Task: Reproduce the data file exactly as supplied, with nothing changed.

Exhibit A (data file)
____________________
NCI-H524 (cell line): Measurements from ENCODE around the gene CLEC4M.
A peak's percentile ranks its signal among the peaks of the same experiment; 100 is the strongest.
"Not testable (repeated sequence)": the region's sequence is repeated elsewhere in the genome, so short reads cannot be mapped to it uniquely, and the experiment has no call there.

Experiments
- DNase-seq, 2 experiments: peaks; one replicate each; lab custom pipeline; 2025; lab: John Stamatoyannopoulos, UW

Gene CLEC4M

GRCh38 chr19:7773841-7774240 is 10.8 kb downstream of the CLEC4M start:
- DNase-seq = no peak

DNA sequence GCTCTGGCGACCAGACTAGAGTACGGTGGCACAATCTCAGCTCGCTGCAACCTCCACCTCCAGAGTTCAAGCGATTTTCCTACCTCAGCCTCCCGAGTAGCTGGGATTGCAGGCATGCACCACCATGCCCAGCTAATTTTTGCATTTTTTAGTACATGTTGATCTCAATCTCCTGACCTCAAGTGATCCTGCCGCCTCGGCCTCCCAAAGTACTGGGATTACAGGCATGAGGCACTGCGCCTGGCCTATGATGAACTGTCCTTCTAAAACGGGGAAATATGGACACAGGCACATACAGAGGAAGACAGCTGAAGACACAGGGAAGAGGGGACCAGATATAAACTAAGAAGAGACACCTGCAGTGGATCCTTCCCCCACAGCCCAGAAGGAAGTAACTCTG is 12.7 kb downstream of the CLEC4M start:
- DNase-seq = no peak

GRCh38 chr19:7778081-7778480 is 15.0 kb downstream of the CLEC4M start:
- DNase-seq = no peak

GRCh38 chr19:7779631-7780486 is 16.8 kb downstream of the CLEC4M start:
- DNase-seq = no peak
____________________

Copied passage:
NCI-H524 (cell line): Measurements from ENCODE around the gene CLEC4M.
A peak's percentile ranks its signal among the peaks of the same experiment; 100 is the strongest.
"Not testable (repeated sequence)": the region's sequence is repeated elsewhere in the genome, so short reads cannot be mapped to it uniquely, and the experiment has no call there.

Experiments
- DNase-seq, 2 experiments: peaks; one replicate each; lab custom pipeline; 2025; lab: John Stamatoyannopoulos, UW

Gene CLEC4M

GRCh38 chr19:7773841-7774240 is 10.8 kb downstream of the CLEC4M start:
- DNase-seq = no peak

DNA sequence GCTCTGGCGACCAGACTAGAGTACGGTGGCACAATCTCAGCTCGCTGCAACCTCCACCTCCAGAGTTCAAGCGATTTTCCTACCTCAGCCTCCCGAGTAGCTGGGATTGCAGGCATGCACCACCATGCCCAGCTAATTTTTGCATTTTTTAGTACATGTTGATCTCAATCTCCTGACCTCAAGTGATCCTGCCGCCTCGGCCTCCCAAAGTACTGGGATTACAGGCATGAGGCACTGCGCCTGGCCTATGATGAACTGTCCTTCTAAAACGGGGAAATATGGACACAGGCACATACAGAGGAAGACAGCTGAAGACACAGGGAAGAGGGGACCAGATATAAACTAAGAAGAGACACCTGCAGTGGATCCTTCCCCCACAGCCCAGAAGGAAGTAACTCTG is 12.7 kb downstream of the CLEC4M start:
- DNase-seq = no peak

GRCh38 chr19:7778081-7778480 is 15.0 kb downstream of the CLEC4M start:
- DNase-seq = no peak

GRCh38 chr19:7779631-7780486 is 16.8 kb downstream of the CLEC4M start:
- DNase-seq = no peak